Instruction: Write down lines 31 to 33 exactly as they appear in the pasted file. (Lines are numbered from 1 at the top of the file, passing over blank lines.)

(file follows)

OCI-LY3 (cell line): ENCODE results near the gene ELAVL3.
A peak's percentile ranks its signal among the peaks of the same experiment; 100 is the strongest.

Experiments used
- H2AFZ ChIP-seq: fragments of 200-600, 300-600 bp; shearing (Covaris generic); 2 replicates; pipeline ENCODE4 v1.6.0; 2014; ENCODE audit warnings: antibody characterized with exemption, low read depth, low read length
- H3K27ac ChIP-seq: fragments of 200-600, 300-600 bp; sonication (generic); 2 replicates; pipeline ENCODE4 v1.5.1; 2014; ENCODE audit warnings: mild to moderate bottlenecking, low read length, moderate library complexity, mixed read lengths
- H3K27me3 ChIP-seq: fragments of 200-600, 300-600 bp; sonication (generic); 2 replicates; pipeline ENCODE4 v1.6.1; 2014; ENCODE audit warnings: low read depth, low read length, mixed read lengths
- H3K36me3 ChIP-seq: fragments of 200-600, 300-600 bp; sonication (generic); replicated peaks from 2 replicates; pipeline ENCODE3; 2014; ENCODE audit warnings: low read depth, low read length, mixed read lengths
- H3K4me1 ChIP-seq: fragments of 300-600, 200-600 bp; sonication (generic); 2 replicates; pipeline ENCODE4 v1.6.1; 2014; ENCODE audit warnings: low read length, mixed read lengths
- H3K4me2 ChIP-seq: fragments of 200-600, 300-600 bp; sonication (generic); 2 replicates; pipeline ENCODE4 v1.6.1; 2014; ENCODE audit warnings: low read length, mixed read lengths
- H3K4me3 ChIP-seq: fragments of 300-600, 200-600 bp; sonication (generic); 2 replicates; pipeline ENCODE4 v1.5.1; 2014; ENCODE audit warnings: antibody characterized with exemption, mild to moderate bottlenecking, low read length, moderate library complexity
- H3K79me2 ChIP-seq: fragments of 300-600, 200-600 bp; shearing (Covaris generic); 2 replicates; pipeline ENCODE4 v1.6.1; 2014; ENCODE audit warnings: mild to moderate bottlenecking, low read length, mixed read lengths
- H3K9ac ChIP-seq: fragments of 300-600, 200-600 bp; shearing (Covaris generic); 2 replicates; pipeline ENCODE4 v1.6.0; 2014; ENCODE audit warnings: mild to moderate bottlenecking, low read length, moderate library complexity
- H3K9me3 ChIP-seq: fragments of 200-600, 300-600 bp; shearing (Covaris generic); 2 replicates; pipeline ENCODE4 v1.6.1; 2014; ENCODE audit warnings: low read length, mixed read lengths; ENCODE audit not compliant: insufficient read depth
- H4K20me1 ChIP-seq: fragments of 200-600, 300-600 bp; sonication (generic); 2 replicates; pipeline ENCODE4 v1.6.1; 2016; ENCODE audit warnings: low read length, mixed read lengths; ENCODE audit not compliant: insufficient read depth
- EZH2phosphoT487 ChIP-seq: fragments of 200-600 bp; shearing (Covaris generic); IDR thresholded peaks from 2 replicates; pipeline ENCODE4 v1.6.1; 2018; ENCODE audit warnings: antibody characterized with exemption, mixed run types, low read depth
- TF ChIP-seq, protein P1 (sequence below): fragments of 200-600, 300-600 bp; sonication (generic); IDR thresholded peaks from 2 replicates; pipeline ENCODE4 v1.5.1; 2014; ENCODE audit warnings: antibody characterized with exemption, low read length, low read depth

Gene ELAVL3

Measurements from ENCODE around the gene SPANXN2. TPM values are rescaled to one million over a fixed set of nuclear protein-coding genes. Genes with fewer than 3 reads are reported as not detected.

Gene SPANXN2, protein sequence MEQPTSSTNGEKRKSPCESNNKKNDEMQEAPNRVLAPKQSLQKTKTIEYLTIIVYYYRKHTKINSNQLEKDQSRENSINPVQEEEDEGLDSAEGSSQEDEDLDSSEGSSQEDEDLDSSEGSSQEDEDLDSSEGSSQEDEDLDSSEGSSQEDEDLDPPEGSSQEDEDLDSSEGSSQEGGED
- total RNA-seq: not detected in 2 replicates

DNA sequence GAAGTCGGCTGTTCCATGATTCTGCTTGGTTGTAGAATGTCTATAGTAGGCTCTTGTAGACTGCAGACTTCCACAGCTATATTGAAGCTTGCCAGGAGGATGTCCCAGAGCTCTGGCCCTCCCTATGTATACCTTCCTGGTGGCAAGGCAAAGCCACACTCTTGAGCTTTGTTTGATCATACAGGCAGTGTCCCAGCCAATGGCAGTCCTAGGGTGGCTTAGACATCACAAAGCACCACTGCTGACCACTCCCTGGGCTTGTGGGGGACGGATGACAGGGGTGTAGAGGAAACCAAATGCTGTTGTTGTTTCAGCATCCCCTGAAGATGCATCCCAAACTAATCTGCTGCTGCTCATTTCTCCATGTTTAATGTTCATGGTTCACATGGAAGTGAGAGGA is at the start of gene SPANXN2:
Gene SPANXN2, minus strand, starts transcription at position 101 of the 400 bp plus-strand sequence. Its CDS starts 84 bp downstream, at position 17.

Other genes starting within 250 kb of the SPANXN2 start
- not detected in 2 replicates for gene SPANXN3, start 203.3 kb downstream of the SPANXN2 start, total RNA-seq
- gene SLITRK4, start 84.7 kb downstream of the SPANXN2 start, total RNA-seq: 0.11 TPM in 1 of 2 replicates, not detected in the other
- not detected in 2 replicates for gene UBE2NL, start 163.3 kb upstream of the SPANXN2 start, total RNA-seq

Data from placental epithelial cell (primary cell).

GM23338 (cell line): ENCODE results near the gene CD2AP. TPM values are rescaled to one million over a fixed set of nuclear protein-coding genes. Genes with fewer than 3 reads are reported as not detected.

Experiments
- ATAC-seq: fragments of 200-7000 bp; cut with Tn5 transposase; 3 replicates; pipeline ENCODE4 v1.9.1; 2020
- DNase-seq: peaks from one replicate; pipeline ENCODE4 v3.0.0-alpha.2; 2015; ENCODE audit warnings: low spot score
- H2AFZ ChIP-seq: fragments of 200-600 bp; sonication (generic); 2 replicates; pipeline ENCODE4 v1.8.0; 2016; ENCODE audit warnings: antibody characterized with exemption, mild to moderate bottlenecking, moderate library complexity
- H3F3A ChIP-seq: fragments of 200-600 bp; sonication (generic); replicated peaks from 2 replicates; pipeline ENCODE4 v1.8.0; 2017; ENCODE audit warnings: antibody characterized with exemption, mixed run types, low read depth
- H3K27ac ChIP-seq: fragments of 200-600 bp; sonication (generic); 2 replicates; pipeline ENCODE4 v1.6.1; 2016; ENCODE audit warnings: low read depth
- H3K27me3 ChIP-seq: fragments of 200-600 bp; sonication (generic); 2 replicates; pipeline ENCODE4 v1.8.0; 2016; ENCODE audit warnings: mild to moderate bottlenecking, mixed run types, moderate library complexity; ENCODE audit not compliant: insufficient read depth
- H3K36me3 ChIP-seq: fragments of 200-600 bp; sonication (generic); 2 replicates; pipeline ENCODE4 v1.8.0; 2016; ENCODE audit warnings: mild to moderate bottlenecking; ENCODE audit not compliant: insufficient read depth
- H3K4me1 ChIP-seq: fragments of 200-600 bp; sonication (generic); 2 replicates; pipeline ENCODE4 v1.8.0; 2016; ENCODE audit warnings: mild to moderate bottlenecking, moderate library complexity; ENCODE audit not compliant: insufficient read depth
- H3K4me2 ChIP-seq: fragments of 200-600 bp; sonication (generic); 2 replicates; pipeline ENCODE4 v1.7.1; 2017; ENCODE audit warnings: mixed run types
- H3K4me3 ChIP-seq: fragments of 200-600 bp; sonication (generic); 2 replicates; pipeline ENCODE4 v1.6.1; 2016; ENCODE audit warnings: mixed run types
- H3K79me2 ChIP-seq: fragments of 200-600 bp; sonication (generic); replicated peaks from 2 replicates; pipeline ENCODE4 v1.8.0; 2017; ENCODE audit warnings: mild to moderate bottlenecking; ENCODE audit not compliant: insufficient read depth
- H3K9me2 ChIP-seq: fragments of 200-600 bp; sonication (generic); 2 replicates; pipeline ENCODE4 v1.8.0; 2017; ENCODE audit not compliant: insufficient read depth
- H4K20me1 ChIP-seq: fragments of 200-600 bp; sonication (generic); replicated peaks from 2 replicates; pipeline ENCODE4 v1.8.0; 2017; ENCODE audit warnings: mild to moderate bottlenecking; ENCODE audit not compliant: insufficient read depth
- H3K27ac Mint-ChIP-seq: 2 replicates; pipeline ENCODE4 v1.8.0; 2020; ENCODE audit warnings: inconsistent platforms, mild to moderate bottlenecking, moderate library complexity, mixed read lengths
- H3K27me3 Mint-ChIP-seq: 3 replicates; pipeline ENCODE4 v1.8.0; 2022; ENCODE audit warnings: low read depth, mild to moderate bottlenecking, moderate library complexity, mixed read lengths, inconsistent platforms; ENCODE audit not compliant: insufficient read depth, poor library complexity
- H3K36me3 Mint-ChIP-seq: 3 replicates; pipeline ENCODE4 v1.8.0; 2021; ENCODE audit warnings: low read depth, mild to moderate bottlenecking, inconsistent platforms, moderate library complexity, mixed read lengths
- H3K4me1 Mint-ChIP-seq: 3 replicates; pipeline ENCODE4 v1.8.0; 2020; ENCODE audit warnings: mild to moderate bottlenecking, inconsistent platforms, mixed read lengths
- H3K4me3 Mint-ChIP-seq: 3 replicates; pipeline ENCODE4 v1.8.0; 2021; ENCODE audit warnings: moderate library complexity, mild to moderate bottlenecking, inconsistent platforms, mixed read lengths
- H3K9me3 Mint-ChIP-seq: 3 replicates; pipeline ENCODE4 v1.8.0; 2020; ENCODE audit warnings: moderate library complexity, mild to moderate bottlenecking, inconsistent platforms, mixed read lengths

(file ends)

- DNase-seq: peaks from one replicate; pipeline ENCODE4 v3.0.0-alpha.2; 2015; ENCODE audit warnings: low spot score
- H2AFZ ChIP-seq: fragments of 200-600 bp; sonication (generic); 2 replicates; pipeline ENCODE4 v1.8.0; 2016; ENCODE audit warnings: antibody characterized with exemption, mild to moderate bottlenecking, moderate library complexity
- H3F3A ChIP-seq: fragments of 200-600 bp; sonication (generic); replicated peaks from 2 replicates; pipeline ENCODE4 v1.8.0; 2017; ENCODE audit warnings: antibody characterized with exemption, mixed run types, low read depth